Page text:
Wednesday, 31 July 2019

Compliance and Cover-up

It doesn’t take a lot of thought to conclude that there must have been a toxic culture of cover-up and denial in Nottinghamshire and the City of Nottingham. The Guardian quotes Professor Alexis Jay, chair of The Independent Inquiry into Child Sexual Abuse as saying:  
“For decades, children who were in the care of the Nottinghamshire councils suffered appalling sexual and physical abuse, inflicted by those who should have nurtured and protected them.
“Those responsible for overseeing the care of children failed to question the extent of sexual abuse or what action was being taken. Despite decades of evidence and many reviews showing what needed to change, neither of the councils learned from their mistakes, meaning that more children suffered unnecessarily.” 

What takes a great deal more thinking about is how a toxic culture of cover-up and denial came about. Of course there may have been some very bad, and very incompetent, people in key positions, but that does not explain why the abuse went unaddressed for years and years, persisting for decades despite scrutiny and audit and inspection and all the other apparatus of local government.

I suspect that an important factor must have been a corporate mindset in which people knew what happened if they raised concerns or spoke out. Rather than an open reporting culture in which everybody is encouraged to speak out if they see bad or dangerous practice, or if they see wrongdoing, it seems likely that there must have been an expectation that people kept quiet and toed the line. If you had a suspicion something was not right, you didn’t talk to your boss or your colleagues about it. You buttoned your lip, convinced yourself that you must be paranoid and kept your head down.

The frightening thing is that many of us have been there. On a few occasions in my own career the thought that something might be seriously amiss with the behaviour of a colleague crossed my mind. And on each occasion I convinced myself that I was over-reacting and when I woke up the following morning I had convinced myself that my own judgement was wrong and I felt relieved that I wasn’t going to make myself hugely unpopular.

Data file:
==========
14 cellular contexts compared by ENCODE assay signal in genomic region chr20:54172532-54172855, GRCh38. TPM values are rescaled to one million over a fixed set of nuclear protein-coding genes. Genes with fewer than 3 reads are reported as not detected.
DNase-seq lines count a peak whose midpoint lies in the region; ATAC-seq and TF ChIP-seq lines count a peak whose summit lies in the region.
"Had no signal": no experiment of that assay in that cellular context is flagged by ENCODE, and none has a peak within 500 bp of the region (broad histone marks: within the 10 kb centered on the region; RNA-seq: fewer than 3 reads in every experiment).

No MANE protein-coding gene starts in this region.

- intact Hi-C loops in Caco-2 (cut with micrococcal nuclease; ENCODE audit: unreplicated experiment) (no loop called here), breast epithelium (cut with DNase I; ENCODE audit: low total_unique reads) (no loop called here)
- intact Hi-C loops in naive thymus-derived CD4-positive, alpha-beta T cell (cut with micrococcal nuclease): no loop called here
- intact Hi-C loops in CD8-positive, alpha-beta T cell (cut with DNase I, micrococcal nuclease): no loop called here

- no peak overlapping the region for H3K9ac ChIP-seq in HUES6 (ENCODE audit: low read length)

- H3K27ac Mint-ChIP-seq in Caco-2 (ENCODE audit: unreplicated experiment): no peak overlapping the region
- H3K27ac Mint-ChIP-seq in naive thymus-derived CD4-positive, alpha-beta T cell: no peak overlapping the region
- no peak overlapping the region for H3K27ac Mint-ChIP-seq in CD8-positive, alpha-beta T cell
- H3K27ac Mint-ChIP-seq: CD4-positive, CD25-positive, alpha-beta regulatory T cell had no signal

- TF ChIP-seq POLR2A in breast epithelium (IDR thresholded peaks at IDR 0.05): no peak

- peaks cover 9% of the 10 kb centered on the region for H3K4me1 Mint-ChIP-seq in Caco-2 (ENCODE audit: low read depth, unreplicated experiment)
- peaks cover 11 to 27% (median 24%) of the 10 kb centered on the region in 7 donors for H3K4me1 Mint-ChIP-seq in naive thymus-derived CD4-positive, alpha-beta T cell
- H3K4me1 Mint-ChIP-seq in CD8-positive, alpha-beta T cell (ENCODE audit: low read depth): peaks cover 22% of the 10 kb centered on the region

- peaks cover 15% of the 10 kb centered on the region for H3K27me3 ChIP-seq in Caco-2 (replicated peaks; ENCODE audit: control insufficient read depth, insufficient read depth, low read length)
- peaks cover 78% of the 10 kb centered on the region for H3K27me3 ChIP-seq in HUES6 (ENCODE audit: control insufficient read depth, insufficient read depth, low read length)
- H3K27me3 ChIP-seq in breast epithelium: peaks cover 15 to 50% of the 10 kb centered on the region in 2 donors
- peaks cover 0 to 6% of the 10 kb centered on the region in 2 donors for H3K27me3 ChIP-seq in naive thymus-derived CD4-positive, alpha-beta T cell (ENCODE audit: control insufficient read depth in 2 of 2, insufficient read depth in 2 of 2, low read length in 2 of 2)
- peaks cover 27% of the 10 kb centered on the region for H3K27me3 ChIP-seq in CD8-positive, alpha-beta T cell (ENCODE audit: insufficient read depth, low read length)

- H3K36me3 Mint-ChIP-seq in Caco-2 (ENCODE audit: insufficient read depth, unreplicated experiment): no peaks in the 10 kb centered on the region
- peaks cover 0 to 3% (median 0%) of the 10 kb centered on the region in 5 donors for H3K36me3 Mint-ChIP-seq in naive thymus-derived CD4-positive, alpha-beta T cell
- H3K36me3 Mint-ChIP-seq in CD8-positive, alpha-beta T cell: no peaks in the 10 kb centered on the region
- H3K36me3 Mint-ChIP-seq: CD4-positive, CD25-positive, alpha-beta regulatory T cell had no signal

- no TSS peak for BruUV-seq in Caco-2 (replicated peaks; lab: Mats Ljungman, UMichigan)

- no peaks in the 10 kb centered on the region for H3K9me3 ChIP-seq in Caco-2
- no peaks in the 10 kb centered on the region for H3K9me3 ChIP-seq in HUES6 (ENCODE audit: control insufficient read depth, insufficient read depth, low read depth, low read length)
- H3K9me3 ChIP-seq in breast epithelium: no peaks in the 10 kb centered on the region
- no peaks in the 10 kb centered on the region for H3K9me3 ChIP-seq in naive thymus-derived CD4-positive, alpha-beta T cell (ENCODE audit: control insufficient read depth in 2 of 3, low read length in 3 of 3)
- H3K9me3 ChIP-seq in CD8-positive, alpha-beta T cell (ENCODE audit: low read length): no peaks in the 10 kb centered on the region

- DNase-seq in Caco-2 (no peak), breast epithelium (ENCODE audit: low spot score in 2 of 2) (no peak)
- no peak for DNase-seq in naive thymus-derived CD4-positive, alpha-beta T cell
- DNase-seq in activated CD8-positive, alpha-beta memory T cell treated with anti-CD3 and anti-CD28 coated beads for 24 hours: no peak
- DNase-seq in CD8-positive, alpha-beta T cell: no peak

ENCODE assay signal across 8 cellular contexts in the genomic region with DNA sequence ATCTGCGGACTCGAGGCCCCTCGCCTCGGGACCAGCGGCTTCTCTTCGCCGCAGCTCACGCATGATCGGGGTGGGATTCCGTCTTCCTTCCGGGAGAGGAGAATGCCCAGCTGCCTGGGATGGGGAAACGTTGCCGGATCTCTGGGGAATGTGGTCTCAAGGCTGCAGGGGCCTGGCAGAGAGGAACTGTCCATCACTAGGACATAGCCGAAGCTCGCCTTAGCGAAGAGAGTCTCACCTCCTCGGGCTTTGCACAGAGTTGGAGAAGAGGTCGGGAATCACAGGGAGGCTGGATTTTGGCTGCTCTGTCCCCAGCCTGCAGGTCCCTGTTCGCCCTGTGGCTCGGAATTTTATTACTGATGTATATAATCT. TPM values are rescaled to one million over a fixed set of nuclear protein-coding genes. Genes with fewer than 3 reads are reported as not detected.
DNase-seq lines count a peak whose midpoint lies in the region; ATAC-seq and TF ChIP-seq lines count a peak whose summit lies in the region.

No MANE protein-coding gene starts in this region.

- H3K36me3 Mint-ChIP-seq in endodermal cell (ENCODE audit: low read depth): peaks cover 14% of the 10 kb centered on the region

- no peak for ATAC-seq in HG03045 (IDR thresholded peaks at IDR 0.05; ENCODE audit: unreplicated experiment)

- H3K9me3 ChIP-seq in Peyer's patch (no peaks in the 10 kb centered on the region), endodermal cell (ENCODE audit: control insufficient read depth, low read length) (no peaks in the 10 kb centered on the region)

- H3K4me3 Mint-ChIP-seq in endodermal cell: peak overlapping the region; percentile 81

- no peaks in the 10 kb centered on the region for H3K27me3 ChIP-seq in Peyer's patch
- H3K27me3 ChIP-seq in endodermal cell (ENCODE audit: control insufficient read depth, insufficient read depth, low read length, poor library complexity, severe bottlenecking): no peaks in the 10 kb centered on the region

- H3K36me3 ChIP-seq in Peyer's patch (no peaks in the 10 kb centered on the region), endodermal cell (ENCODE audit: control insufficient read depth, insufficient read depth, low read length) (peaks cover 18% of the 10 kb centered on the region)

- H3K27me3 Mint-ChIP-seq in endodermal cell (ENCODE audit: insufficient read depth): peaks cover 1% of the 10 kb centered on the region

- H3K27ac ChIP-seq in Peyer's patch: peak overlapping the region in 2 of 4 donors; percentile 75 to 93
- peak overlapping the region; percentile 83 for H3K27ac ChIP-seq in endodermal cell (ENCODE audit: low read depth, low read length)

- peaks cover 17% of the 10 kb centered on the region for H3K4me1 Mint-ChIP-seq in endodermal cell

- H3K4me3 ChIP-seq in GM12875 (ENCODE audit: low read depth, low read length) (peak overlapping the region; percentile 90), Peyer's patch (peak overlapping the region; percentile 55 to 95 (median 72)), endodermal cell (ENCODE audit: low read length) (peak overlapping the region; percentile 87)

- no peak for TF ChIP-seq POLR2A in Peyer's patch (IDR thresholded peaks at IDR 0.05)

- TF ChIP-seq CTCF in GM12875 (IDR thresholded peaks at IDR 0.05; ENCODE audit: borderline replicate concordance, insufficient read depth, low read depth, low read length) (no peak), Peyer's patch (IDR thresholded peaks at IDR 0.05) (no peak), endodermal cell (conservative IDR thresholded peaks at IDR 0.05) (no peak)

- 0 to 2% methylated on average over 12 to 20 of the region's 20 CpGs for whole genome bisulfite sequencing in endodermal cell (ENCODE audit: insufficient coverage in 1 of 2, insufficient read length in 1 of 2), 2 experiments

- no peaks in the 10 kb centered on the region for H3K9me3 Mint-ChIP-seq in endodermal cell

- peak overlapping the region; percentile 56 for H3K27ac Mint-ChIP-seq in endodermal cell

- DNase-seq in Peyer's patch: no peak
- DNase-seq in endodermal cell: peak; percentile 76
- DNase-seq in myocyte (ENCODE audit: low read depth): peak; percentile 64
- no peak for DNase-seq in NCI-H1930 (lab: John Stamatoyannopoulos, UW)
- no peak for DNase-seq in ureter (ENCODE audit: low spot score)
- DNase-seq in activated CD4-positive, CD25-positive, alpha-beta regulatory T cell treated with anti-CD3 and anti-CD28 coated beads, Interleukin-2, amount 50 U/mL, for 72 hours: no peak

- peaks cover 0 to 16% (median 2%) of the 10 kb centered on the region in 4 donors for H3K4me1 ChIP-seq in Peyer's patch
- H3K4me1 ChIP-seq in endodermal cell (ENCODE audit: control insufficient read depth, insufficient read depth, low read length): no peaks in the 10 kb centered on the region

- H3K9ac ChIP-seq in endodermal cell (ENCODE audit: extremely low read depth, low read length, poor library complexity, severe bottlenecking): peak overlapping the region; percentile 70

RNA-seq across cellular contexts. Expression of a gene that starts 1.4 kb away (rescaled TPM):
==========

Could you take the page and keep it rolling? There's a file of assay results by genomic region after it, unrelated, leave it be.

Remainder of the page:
But perhaps I should have said something? Who knows? In one instance things came to light many years later and it all made sense, but at the time I would have needed someone to help me overcome my own self-doubts and what I have to confess were not unreasonable fears about what happened to whistle-blowers in the organisation I worked for. 

Only a change to the culture of local authorities and other health and social care organisations will make a difference. Somehow we all have to become much more committed to openness and frankness. Those who perpetrate abuse in organisations survive and sometimes flourish because they understand how the toxic culture of cover-up and denial works. If it wasn’t there, they probably wouldn’t be there either; but if they were, they would not dare to abuse a child.

Compliance cultures – in which employees are expected to toe the corporate line – not only frustrate proper learning and corporate development. They foster exactly the kind of silence that nurtures and protects abusers and puts children at risk.

Sunday, 28 July 2019

Children's Minister

No sooner had I lamented the tardiness of the Johnson government in appointing a children’s minister than one popped up!

Mrs Kemi Badenock MP is the new Parliamentary Under Secretary of State for Children and Families. You can read about her at:

A cursory glance at her biography does not provide much evidence of previous involvement in children’s issues (apart from having been a school governor). In that she does not differ much from many of her predecessors.

The Conservative Home website featured an interview with her in 2017, with the prominent quote: “I’m not really left-leaning on anything.. I always lean right instinctively”. 

That might give us a clue about how she will approach her new job, but, of course, we need to wait and see.  

Saturday, 27 July 2019

What’s happened to the Children’s Minister?

Boris Johnson’s government reshuffle resulted in the person appointed children’s minister by Theresa May, Nadhim Zahawi, being moved to a new job at the Department for Business, Energy and Industrial Strategy. 

As yet there is no news of who will succeed him and indeed the Department for Education’s website is mysteriously uninformative about what is happening. Other ministers in the department are listed, but there is not even a ‘situation vacant’ mention of the children’s minister role. 

Hopefully they haven’t forgotten about this important post altogether or, worse still, abolished it by stealth!